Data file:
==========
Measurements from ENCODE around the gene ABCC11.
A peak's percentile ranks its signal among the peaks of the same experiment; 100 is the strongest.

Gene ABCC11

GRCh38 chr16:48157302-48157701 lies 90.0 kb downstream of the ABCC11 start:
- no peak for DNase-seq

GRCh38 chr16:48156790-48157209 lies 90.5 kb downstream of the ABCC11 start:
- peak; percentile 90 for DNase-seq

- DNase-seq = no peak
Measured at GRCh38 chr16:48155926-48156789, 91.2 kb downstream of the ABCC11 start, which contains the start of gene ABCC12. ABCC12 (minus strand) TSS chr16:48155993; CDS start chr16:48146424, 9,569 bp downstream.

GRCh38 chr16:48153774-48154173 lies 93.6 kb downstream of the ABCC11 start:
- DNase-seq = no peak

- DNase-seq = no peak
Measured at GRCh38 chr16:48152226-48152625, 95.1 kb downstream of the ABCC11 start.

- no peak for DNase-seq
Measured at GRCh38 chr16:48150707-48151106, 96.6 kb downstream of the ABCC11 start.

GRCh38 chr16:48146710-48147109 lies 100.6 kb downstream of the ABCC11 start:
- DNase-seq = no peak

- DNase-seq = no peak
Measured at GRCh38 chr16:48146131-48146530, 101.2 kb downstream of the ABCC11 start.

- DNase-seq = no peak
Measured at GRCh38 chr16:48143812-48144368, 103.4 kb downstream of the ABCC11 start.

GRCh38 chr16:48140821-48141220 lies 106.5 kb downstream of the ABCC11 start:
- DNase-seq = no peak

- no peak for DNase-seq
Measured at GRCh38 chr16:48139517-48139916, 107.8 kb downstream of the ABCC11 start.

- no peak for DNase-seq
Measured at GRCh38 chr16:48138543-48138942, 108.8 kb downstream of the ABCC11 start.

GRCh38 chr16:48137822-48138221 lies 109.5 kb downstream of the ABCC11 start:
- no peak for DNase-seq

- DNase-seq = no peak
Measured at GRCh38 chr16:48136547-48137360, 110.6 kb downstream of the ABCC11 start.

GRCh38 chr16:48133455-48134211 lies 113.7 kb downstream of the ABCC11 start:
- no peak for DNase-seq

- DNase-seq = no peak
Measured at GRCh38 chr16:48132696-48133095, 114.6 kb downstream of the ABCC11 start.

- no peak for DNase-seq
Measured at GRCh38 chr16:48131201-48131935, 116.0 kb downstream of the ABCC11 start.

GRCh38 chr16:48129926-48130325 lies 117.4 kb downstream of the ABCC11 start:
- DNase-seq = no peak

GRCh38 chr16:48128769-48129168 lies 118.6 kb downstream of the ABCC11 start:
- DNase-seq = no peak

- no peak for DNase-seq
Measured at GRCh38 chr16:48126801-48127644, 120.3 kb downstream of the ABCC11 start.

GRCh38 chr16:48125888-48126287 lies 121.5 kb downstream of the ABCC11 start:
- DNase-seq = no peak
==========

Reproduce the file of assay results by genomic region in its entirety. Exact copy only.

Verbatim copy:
Measurements from ENCODE around the gene ABCC11.
A peak's percentile ranks its signal among the peaks of the same experiment; 100 is the strongest.

Gene ABCC11

GRCh38 chr16:48157302-48157701 lies 90.0 kb downstream of the ABCC11 start:
- no peak for DNase-seq

GRCh38 chr16:48156790-48157209 lies 90.5 kb downstream of the ABCC11 start:
- peak; percentile 90 for DNase-seq

- DNase-seq = no peak
Measured at GRCh38 chr16:48155926-48156789, 91.2 kb downstream of the ABCC11 start, which contains the start of gene ABCC12. ABCC12 (minus strand) TSS chr16:48155993; CDS start chr16:48146424, 9,569 bp downstream.

GRCh38 chr16:48153774-48154173 lies 93.6 kb downstream of the ABCC11 start:
- DNase-seq = no peak

- DNase-seq = no peak
Measured at GRCh38 chr16:48152226-48152625, 95.1 kb downstream of the ABCC11 start.

- no peak for DNase-seq
Measured at GRCh38 chr16:48150707-48151106, 96.6 kb downstream of the ABCC11 start.

GRCh38 chr16:48146710-48147109 lies 100.6 kb downstream of the ABCC11 start:
- DNase-seq = no peak

- DNase-seq = no peak
Measured at GRCh38 chr16:48146131-48146530, 101.2 kb downstream of the ABCC11 start.

- DNase-seq = no peak
Measured at GRCh38 chr16:48143812-48144368, 103.4 kb downstream of the ABCC11 start.

GRCh38 chr16:48140821-48141220 lies 106.5 kb downstream of the ABCC11 start:
- DNase-seq = no peak

- no peak for DNase-seq
Measured at GRCh38 chr16:48139517-48139916, 107.8 kb downstream of the ABCC11 start.

- no peak for DNase-seq
Measured at GRCh38 chr16:48138543-48138942, 108.8 kb downstream of the ABCC11 start.

GRCh38 chr16:48137822-48138221 lies 109.5 kb downstream of the ABCC11 start:
- no peak for DNase-seq

- DNase-seq = no peak
Measured at GRCh38 chr16:48136547-48137360, 110.6 kb downstream of the ABCC11 start.

GRCh38 chr16:48133455-48134211 lies 113.7 kb downstream of the ABCC11 start:
- no peak for DNase-seq

- DNase-seq = no peak
Measured at GRCh38 chr16:48132696-48133095, 114.6 kb downstream of the ABCC11 start.

- no peak for DNase-seq
Measured at GRCh38 chr16:48131201-48131935, 116.0 kb downstream of the ABCC11 start.

GRCh38 chr16:48129926-48130325 lies 117.4 kb downstream of the ABCC11 start:
- DNase-seq = no peak

GRCh38 chr16:48128769-48129168 lies 118.6 kb downstream of the ABCC11 start:
- DNase-seq = no peak

- no peak for DNase-seq
Measured at GRCh38 chr16:48126801-48127644, 120.3 kb downstream of the ABCC11 start.

GRCh38 chr16:48125888-48126287 lies 121.5 kb downstream of the ABCC11 start:
- DNase-seq = no peak